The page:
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Make Your Own Vanilla Extract


Merry Christmas!  I hope you all had a wonderful holiday. As I've written before, every year we give a little Christmas Eve party and I give out some kind of homemade goodie at the end of the evening.  This year I wanted to do the fun DIY thing of making your own vanilla extract.  I go through so much vanilla extract and the good stuff is so expensive.  I love the idea of making your own from good vanilla beans and then just adding vodka to it to keep it going - after all, that's all vanilla extract is, really - alcohol and vanilla beans.   All you do is pour unflavored vodka into a glass jar, cut a couple of vanilla beans in half and then split them and stick them into the bottle.  You need to let this steep for a couple of months until it is ready to use.  I started all these bottles in October, to give out at Christmas. So everyone got a bottle of vanilla extract and a little bag of caramels topped with Sicilian Sea Salt, which I made.

I got some wonderful Bourbon vanilla beans from Beanilla. They were so exceptional - thick and very moist with wonderful aroma. You can buy a bunch in bulk and use some for vanilla extract and then keep the rest for regular baking in an airtight container in the pantry.  We make homemade vanilla ice cream with real vanilla bean and it makes a big difference.  I ordered the cute little 4 ounce Boston round bottles from Specialty Bottle Company.  You can also get a variety of bottles from Beanilla.

 If you would like to read the differences between the various kinds of vanilla beans, Garrett over at Vanilla Garlic has an informative post about that.

I ordered the fun little labels from Evermine, a great company where you can get custom labels for lots of things, including homemade food items, cds, bottles, etc.  The labels I used were this style and the label on the front was 2" x 2" and the label on the back was 2¾".  You can get them in just about any color. 

Cut the vanilla beans in half and then cut them down the middle, to split them and open them up.  The inside seeds of the vanilla bean is called the "caviar".  Just place a couple of the cut beans right into the bottle.

Add unflavored vodka and seal the bottle and let it steep for 6 to 8 weeks, until it is ready to use.  The extract will last practically forever.  As you use it, just keep filling it up with a little more vodka.  You will never run out of extract.  Eventally it will help to add a couple of fresh vanilla beans to the bottle.  Remove the cap every once in a while and inhale.  It's wonderful.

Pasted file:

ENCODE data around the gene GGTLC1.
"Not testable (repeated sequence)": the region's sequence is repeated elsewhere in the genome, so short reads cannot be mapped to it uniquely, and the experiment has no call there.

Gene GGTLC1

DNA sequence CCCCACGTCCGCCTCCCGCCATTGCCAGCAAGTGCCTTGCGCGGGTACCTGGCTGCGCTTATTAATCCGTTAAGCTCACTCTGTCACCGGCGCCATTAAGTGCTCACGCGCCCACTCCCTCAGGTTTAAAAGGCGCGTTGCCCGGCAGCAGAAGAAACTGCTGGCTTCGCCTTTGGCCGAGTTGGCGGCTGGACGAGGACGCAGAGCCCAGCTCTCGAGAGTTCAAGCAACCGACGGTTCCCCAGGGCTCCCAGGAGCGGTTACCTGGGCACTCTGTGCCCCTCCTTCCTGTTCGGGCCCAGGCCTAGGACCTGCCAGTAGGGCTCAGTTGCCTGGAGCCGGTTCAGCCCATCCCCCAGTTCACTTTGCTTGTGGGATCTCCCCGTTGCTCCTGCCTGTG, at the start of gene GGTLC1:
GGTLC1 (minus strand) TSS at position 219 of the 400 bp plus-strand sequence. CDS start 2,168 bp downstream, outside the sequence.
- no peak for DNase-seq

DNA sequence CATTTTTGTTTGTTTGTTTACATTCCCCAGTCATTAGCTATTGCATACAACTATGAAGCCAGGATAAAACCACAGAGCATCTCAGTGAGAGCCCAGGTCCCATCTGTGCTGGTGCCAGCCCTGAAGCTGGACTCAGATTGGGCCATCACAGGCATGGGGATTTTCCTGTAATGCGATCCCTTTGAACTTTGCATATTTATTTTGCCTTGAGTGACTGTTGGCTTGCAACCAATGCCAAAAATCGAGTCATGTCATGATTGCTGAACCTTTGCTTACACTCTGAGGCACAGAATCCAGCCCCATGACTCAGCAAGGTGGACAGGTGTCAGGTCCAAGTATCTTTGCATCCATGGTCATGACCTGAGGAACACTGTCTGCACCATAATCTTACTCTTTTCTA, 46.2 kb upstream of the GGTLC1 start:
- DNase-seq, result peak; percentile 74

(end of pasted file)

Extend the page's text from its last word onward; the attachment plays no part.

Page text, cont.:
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Reader Comments (178)

Can you please tell me what size label I would need to replicate what you did on the front and back? Thank you.

November 29, 2011 | Unregistered Commenterlori

Hi Elaine: I used an inexpensive vodka and I think that may be the problem. This is the first time I've used vanilla beans. The ones I got did not have a strong vanilla smell that I expected - could that be it?

November 29, 2011 | Unregistered CommenterLinda

Hi Linda,
I made the Vanilla about 2 1/2 months ago and used an inexpensive vodka as well as the Beanilla Bourban beans and it turned out perfect! My vanilla beans were great smelling, but not the sweet vanilla scent you may expect. I know my children didn't like the smell. It's too bad your vanilla isnt turning out because this project has been very rearding for me.

November 29, 2011 | Unregistered CommenterBrandi Sprankle

From The Italian Dish:

Lori: The labels I used were 2"x2" on the front and 2" wide and 2-3/4" tall on the back. I have also printed my own labels for the bottles on my own printer in different sizes as you can see in this post about an auction dinner I gave: I used Epson Self Adhesive sheets in my printer for these and just cut them out.

Linda: No, I used inexpensive vodka, too. The beans should have a wonderful, vanilla aroma to them. I've never had beans that did not. I just don't know what could be the problem. Sorry!

November 29, 2011 | Registered Commenter[Elaine]

Elaine & Brandi,